Kindness Rides in a Pink Limousine

“Are you waiting for someone?” the old woman asked, stooping over to get closer to the man sitting on the cement curb.

“We used to go away on weekends,” the man said. “But not anymore.”

The hem of his London Fog overcoat lay on top of the grill leading down to the sewers. Bits of garbage from the streets clogged the one side, gathered there from the last rainfall.

“I don’t even know how it happened.” He rubbed a hand across the bottom of his face, feeling the shadow of a day-old stubble. “I’ve been walking around all night, trying to figure that out.”

“Can you stand up?” she asked.

“I can’t go back there.”

“Can you stand up?” she asked again.

He looked up at her, a change of emotion appearing on his face. “Of course. I’m not an invalid.”

The old woman stepped back.

Pushing himself up from the level of the sidewalk, he said, “Look, I’m sorry. I shouldn’t have said that.” Standing there beside her, he glanced down at his shoes. “I just bought these last week. They look like I pulled them out of a garbage can. They were supposed to have been made in Italy. I think the guy lied to me.”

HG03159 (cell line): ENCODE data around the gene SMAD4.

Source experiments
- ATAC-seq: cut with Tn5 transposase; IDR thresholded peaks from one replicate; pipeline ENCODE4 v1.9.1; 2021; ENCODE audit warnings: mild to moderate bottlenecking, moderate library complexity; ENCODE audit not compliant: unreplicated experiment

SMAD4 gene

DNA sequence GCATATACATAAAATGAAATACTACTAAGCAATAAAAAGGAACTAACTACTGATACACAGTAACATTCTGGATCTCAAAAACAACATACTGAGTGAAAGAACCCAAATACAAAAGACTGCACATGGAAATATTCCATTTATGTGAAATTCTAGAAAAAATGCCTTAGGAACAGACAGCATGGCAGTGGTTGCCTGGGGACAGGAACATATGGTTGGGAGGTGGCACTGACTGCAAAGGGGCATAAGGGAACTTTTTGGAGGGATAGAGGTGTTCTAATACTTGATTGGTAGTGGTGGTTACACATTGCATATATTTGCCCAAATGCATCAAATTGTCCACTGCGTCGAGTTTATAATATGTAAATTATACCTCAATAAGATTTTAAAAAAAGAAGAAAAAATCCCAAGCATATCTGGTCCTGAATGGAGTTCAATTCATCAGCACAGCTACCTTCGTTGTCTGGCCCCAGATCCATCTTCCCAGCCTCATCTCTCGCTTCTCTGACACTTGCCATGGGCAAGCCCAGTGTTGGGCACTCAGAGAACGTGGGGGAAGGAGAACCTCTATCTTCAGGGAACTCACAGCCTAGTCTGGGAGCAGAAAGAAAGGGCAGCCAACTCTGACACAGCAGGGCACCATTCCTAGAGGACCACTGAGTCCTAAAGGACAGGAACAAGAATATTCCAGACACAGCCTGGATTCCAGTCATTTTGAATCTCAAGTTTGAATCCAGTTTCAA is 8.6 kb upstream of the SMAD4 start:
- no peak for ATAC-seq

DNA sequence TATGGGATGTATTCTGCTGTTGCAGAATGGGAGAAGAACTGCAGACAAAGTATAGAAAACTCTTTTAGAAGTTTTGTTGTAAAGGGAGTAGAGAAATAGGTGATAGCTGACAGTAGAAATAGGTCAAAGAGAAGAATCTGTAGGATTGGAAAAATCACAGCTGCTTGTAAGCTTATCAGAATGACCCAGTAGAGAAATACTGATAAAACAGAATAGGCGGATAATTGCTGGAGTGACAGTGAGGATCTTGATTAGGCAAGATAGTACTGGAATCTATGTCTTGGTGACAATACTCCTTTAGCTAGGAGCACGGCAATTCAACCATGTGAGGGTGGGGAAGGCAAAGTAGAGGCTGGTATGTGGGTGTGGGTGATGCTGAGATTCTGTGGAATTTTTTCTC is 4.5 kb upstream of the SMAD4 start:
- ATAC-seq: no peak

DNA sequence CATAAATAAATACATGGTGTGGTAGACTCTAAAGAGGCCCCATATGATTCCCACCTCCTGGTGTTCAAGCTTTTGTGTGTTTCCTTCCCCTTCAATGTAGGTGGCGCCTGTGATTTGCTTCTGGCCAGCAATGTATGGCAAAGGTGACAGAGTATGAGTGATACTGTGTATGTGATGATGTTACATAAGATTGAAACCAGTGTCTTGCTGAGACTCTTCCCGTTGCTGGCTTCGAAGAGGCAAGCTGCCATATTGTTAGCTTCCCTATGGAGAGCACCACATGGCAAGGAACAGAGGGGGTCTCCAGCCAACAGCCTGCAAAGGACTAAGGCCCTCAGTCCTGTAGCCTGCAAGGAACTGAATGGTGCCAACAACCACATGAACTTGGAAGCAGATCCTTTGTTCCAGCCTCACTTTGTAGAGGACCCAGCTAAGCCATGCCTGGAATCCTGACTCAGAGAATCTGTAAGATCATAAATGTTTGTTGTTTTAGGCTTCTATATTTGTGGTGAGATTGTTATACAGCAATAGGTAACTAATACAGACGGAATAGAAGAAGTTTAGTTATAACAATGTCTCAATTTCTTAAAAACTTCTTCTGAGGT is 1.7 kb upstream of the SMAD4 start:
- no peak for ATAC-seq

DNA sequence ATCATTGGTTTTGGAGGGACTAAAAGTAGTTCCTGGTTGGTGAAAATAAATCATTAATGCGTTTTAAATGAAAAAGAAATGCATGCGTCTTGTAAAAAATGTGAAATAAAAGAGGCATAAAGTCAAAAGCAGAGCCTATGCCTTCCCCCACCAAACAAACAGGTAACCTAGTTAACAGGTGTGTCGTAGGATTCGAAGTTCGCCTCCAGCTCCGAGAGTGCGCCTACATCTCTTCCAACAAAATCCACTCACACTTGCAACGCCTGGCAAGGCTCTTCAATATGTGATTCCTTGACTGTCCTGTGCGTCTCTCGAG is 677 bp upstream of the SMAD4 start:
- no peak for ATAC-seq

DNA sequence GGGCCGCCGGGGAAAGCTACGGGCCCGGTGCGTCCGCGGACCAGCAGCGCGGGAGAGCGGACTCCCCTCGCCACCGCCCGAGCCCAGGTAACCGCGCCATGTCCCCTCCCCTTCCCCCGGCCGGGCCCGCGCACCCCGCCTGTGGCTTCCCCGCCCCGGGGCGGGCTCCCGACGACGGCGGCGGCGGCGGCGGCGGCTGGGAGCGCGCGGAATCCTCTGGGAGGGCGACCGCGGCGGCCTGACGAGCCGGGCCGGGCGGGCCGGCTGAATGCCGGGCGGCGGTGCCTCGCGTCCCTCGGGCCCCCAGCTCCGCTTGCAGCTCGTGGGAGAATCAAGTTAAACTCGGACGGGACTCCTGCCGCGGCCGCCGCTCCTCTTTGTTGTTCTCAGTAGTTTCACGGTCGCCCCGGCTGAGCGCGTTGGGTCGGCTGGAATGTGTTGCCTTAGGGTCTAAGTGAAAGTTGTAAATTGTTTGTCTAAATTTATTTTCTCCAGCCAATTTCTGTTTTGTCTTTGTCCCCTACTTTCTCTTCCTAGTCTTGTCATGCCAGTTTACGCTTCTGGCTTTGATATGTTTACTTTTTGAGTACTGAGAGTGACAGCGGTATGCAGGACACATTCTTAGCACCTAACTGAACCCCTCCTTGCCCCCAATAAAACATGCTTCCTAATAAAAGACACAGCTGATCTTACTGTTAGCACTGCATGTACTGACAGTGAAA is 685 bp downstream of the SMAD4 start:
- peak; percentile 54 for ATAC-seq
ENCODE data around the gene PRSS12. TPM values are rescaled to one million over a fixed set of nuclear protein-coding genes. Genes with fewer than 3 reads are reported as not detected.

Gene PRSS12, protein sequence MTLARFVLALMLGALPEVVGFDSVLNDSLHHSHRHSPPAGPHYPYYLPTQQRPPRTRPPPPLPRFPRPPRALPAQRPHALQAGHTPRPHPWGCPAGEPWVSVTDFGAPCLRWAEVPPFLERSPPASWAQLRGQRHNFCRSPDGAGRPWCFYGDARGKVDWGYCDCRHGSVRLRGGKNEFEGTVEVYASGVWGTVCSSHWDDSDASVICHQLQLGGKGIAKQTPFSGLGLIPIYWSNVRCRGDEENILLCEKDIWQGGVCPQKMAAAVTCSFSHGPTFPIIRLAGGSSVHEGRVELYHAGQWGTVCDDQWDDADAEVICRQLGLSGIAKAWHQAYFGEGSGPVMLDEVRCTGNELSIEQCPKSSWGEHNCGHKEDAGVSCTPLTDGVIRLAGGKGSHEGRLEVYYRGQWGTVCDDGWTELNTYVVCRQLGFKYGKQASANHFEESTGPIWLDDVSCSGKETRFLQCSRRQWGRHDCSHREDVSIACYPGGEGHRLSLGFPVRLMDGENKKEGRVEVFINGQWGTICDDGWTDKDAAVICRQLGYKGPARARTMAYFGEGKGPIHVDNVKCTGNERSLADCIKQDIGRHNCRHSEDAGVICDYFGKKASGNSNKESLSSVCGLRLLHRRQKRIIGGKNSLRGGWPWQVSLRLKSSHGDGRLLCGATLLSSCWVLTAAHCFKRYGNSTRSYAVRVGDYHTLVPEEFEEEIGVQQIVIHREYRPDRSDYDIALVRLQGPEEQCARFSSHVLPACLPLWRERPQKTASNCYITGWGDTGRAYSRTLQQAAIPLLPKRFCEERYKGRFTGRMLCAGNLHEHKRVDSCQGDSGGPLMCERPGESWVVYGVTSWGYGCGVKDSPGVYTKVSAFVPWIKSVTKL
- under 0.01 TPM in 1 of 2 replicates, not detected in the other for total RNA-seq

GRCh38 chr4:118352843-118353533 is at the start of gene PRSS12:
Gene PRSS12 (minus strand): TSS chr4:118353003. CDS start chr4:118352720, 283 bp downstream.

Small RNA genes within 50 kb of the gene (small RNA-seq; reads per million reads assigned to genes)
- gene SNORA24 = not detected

The old woman squinted her eyes.

He looked at her wrinkled face and wondered where he’d sleep that night.

“Where do you live?” she asked.

He waved his hand in the air. “Over that way. Couple of streets over.”

“I can give you a lift home.”

“My legs will take me where I want to go.”

“It’s not your legs I’m worried about, young man.”

“Am I a young man?”

“I don’t see any grey hairs,” she answered.

A pink Cadillac pulled up in front of them.

“That’s your car?” he asked.

“Yes.”

“I wouldn’t be caught dead in a pink car.”

“No one will see you through the tinted windows.”

They both climbed into the back seat.

“What’s your address?” she asked.

Once inside the confines of the car, she noticed the smell of fear and something else. A week’s worth of dirty laundry and sweat.

“42 Dovercliffe.”

The driver looked in the rear view mirror.

“Sinclair, you heard the man. 42 Dovercliffe, please.”

The pink car zigged and zagged through the traffic, pulling up in front of the blackened skeleton of a building.

“You used to live here?” the woman asked.

The young man nodded, not looking out the window.

“I lost everything. Everything burned.”

“You haven’t any money left?” she asked.

He turned to look at the building.

“My wife and our dog… I had to work late that night.”

“How long ago was this?” she asked.

He placed both of his hands over his face, mumbling something no one could have understood.

The woman searched for something in her purse. Pulling out a cell phone, she said, “I’m sorry. I won’t be able to make it this weekend. Something important has come up.”